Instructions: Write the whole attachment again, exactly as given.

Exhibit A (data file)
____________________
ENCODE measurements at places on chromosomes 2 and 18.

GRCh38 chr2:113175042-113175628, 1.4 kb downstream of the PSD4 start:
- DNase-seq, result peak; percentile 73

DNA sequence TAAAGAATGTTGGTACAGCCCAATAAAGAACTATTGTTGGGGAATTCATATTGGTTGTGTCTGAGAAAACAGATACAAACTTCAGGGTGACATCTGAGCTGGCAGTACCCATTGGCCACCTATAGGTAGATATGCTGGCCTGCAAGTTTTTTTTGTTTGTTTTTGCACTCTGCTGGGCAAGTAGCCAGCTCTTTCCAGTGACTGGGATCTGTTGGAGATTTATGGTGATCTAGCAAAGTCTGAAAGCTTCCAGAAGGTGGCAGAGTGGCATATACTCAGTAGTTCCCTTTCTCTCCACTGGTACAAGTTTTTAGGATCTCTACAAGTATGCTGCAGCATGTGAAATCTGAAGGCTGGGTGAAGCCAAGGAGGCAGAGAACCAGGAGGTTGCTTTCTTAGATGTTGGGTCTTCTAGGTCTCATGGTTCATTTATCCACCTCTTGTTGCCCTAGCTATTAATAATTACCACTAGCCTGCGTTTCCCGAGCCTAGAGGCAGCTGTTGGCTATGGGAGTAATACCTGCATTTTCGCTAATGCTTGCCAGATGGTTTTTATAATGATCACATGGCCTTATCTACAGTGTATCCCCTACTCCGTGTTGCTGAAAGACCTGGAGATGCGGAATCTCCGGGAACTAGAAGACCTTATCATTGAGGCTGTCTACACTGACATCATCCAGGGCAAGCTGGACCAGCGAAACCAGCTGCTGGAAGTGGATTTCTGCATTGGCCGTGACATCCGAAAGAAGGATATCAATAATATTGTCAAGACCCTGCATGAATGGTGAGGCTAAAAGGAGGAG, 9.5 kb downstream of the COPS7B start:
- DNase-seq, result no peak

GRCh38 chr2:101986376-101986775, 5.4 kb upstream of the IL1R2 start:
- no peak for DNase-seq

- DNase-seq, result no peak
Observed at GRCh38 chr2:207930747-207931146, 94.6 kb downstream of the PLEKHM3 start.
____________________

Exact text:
ENCODE measurements at places on chromosomes 2 and 18.

GRCh38 chr2:113175042-113175628, 1.4 kb downstream of the PSD4 start:
- DNase-seq, result peak; percentile 73

DNA sequence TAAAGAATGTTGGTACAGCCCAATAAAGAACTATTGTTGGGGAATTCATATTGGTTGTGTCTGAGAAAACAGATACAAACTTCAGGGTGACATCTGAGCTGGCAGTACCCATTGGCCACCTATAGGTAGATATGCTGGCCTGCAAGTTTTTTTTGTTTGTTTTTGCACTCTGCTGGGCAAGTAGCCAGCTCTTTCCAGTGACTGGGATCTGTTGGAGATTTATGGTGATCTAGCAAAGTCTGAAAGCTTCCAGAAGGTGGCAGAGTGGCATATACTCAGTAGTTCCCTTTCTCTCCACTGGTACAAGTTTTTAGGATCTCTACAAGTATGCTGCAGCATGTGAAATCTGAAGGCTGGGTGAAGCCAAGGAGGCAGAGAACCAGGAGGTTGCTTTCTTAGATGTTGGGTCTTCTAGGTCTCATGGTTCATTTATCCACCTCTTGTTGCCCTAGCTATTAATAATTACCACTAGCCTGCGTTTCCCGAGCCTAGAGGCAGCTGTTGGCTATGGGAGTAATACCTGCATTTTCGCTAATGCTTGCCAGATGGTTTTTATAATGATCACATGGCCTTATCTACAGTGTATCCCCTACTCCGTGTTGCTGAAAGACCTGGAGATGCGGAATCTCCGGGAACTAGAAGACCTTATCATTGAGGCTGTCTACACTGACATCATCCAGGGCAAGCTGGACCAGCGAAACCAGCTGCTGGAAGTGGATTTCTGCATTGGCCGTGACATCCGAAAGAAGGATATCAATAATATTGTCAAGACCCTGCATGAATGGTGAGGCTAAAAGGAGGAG, 9.5 kb downstream of the COPS7B start:
- DNase-seq, result no peak

GRCh38 chr2:101986376-101986775, 5.4 kb upstream of the IL1R2 start:
- no peak for DNase-seq

- DNase-seq, result no peak
Observed at GRCh38 chr2:207930747-207931146, 94.6 kb downstream of the PLEKHM3 start.